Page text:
Over the past few years, I’ve been keeping track of Russia’s annual launch failures. For reasons I can’t quite recall, the table I’ve used only went back to 2009.
Recently, I saw a graphic on a Russian website about launch failures, and I realized I hadn’t gone back far enough. So, I dug into the records of the last 30 years from 1988 through 2017, which covers Russia and the last four years of the Soviet Union.
And holy crap! There were a helluva lot of them. Launch failures are not a bug in the system, they’re a feature.
Florida will be able to compete with spaceports across the country to launch satellites aboard ICBMs that will be decommissioned under the new Strategic Arms Reduction Treaty (START) between the United States and Russia. The Department of Defense has also given a $48 million contract to Space Florida to support Minotaur launches from Cape Canaveral.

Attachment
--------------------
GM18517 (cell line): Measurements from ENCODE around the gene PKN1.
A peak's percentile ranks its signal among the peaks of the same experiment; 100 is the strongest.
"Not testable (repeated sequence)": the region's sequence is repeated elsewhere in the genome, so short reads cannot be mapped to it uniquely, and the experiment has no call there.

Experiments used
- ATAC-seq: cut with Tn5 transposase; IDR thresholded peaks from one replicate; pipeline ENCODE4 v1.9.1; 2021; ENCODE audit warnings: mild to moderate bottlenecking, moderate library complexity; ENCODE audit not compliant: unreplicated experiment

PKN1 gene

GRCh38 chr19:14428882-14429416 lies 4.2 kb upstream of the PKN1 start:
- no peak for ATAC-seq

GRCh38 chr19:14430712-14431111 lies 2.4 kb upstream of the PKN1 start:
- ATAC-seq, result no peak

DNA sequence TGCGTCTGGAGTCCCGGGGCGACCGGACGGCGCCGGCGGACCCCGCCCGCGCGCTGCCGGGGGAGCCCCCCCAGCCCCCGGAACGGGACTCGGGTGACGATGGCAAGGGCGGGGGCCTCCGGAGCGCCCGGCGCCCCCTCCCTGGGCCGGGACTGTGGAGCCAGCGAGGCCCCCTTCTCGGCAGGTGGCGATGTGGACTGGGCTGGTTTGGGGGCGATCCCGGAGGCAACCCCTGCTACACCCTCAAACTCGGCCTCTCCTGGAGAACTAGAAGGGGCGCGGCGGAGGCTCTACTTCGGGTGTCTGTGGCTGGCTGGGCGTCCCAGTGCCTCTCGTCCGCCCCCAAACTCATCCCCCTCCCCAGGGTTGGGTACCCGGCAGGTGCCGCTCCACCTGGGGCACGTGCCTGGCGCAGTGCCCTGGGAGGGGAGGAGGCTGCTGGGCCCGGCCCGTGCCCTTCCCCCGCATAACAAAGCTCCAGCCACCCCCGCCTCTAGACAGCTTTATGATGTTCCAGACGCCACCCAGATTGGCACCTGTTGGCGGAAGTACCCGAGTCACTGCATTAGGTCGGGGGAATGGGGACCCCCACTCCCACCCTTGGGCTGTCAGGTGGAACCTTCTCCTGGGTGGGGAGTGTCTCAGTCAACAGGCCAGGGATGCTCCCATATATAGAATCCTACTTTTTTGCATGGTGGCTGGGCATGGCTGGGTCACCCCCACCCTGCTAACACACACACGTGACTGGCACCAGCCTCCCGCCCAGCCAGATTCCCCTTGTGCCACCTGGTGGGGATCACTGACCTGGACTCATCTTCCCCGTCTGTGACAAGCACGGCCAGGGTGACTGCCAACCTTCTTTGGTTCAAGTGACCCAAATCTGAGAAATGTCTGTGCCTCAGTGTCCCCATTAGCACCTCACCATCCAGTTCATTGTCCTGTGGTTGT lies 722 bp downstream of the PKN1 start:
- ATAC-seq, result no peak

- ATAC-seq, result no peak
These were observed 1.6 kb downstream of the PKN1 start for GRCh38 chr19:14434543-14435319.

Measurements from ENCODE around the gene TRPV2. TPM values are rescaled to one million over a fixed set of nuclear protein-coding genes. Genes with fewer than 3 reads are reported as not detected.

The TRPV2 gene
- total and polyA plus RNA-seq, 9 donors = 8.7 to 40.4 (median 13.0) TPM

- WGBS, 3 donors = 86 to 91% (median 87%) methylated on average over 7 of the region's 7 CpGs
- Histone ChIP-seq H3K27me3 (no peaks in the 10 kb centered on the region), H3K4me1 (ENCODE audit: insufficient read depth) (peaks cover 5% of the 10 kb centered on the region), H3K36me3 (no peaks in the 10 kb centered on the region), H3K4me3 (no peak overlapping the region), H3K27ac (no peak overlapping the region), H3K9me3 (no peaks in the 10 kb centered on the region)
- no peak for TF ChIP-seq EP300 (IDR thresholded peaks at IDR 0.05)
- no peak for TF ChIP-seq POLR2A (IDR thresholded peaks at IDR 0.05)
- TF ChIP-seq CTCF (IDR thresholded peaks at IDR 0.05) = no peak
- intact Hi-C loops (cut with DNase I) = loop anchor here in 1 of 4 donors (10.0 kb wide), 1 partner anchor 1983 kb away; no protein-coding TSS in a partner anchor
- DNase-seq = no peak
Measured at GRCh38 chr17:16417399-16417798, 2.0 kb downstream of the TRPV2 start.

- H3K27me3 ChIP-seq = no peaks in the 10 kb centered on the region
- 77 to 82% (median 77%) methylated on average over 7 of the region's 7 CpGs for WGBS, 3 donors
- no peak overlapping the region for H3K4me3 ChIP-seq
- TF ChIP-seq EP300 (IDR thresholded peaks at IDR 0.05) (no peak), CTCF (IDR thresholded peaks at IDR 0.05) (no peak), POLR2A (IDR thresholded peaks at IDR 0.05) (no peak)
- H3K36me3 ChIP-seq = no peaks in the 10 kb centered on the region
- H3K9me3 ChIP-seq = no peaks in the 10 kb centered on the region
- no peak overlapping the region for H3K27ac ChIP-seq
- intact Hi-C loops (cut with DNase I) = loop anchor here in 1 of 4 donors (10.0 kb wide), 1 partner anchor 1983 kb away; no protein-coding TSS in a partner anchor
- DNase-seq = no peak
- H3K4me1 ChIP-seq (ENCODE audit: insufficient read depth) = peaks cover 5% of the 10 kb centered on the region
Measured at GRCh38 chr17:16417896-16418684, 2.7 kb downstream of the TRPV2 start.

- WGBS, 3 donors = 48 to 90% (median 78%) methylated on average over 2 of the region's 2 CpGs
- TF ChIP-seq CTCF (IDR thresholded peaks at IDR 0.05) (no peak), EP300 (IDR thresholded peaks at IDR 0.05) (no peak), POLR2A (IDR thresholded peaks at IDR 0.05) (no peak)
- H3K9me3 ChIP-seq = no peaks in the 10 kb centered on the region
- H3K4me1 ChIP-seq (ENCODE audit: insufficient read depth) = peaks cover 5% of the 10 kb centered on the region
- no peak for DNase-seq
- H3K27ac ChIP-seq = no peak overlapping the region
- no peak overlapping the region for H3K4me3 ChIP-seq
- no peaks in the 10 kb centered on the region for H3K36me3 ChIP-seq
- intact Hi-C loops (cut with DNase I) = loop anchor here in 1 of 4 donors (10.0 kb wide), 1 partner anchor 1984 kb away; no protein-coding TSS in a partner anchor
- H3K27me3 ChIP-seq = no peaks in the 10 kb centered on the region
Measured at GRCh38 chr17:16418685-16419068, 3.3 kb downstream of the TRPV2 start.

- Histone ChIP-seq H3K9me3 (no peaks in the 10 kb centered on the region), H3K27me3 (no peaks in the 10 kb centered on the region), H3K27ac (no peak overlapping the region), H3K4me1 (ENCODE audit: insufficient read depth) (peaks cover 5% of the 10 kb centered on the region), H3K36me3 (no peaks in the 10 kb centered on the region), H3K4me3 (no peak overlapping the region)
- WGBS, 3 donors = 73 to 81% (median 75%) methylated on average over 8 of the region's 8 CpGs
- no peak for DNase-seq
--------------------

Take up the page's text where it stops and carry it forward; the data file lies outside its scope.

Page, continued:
Pat McCarthy, Space Florida’s Director of Spaceport Operations, said that the DOD has agreed to designate Cape Canaveral as one of the sites where converted ICBMs can be launched. Other sites include: Vandenberg AFB, California; Wallops Flight Facility, Virginia; Kodiak Launch Complex, Alaska; and the Reagan Test Site on Kwajalein Atoll in the U.S. Marshall Islands.
Our work to inform the Department of Defense of the benefit of designating the Cape as a â€œspace launch facilityâ€ has also paid off. The Department of Defense agreed, through SDTWâ€™s pre-qualification as part of Spaceports 3, the Cape should receive consideration as a space launch facility. We will now work with the USAF 45th Space Wing and the USNâ€™s Naval Ordnance Test Unit (NOTU) here at the Cape to get Complex 46 officially designated as a â€œspace launch facilityâ€ under New START.